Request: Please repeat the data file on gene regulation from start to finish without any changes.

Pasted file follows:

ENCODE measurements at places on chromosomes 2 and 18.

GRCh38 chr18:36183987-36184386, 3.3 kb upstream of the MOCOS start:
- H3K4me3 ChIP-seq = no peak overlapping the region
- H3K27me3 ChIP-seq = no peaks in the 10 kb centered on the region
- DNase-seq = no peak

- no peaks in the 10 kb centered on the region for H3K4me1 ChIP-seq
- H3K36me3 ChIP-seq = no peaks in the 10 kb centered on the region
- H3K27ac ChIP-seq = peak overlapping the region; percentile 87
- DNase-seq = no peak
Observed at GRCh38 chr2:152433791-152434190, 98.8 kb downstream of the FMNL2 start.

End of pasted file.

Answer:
ENCODE measurements at places on chromosomes 2 and 18.

GRCh38 chr18:36183987-36184386, 3.3 kb upstream of the MOCOS start:
- H3K4me3 ChIP-seq = no peak overlapping the region
- H3K27me3 ChIP-seq = no peaks in the 10 kb centered on the region
- DNase-seq = no peak

- no peaks in the 10 kb centered on the region for H3K4me1 ChIP-seq
- H3K36me3 ChIP-seq = no peaks in the 10 kb centered on the region
- H3K27ac ChIP-seq = peak overlapping the region; percentile 87
- DNase-seq = no peak
Observed at GRCh38 chr2:152433791-152434190, 98.8 kb downstream of the FMNL2 start.